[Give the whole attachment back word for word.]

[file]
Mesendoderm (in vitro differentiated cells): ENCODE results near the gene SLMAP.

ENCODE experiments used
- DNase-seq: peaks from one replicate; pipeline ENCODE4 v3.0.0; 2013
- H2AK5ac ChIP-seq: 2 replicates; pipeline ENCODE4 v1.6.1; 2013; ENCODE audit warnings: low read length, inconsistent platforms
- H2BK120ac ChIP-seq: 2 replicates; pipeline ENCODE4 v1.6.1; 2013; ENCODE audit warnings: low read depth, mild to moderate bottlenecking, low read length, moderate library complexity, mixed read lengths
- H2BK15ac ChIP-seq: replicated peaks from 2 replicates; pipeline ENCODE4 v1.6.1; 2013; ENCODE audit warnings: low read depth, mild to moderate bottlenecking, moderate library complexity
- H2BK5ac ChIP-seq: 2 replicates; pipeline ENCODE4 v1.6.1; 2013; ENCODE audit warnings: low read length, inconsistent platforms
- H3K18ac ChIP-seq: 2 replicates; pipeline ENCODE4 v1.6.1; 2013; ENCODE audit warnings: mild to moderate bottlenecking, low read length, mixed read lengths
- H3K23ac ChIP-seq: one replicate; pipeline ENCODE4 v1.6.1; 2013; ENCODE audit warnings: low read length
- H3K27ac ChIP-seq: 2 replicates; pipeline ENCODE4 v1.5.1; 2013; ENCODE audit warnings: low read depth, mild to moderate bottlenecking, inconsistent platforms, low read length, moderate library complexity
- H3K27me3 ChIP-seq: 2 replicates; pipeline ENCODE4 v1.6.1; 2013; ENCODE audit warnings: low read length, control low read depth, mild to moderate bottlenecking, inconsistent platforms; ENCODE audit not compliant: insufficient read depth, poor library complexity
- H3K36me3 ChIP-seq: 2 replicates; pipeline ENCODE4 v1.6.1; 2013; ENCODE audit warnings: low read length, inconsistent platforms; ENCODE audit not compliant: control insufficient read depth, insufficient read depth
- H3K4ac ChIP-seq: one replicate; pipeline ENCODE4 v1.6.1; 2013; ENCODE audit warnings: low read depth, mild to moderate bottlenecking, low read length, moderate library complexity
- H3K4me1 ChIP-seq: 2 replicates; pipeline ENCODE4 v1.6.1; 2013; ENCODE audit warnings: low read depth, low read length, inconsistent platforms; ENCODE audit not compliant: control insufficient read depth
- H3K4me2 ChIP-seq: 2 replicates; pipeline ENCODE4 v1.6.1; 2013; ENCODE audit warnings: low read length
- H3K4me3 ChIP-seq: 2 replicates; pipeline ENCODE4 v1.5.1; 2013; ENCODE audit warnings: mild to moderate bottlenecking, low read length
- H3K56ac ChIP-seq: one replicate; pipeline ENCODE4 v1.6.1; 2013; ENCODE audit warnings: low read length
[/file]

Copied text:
Mesendoderm (in vitro differentiated cells): ENCODE results near the gene SLMAP.

ENCODE experiments used
- DNase-seq: peaks from one replicate; pipeline ENCODE4 v3.0.0; 2013
- H2AK5ac ChIP-seq: 2 replicates; pipeline ENCODE4 v1.6.1; 2013; ENCODE audit warnings: low read length, inconsistent platforms
- H2BK120ac ChIP-seq: 2 replicates; pipeline ENCODE4 v1.6.1; 2013; ENCODE audit warnings: low read depth, mild to moderate bottlenecking, low read length, moderate library complexity, mixed read lengths
- H2BK15ac ChIP-seq: replicated peaks from 2 replicates; pipeline ENCODE4 v1.6.1; 2013; ENCODE audit warnings: low read depth, mild to moderate bottlenecking, moderate library complexity
- H2BK5ac ChIP-seq: 2 replicates; pipeline ENCODE4 v1.6.1; 2013; ENCODE audit warnings: low read length, inconsistent platforms
- H3K18ac ChIP-seq: 2 replicates; pipeline ENCODE4 v1.6.1; 2013; ENCODE audit warnings: mild to moderate bottlenecking, low read length, mixed read lengths
- H3K23ac ChIP-seq: one replicate; pipeline ENCODE4 v1.6.1; 2013; ENCODE audit warnings: low read length
- H3K27ac ChIP-seq: 2 replicates; pipeline ENCODE4 v1.5.1; 2013; ENCODE audit warnings: low read depth, mild to moderate bottlenecking, inconsistent platforms, low read length, moderate library complexity
- H3K27me3 ChIP-seq: 2 replicates; pipeline ENCODE4 v1.6.1; 2013; ENCODE audit warnings: low read length, control low read depth, mild to moderate bottlenecking, inconsistent platforms; ENCODE audit not compliant: insufficient read depth, poor library complexity
- H3K36me3 ChIP-seq: 2 replicates; pipeline ENCODE4 v1.6.1; 2013; ENCODE audit warnings: low read length, inconsistent platforms; ENCODE audit not compliant: control insufficient read depth, insufficient read depth
- H3K4ac ChIP-seq: one replicate; pipeline ENCODE4 v1.6.1; 2013; ENCODE audit warnings: low read depth, mild to moderate bottlenecking, low read length, moderate library complexity
- H3K4me1 ChIP-seq: 2 replicates; pipeline ENCODE4 v1.6.1; 2013; ENCODE audit warnings: low read depth, low read length, inconsistent platforms; ENCODE audit not compliant: control insufficient read depth
- H3K4me2 ChIP-seq: 2 replicates; pipeline ENCODE4 v1.6.1; 2013; ENCODE audit warnings: low read length
- H3K4me3 ChIP-seq: 2 replicates; pipeline ENCODE4 v1.5.1; 2013; ENCODE audit warnings: mild to moderate bottlenecking, low read length
- H3K56ac ChIP-seq: one replicate; pipeline ENCODE4 v1.6.1; 2013; ENCODE audit warnings: low read length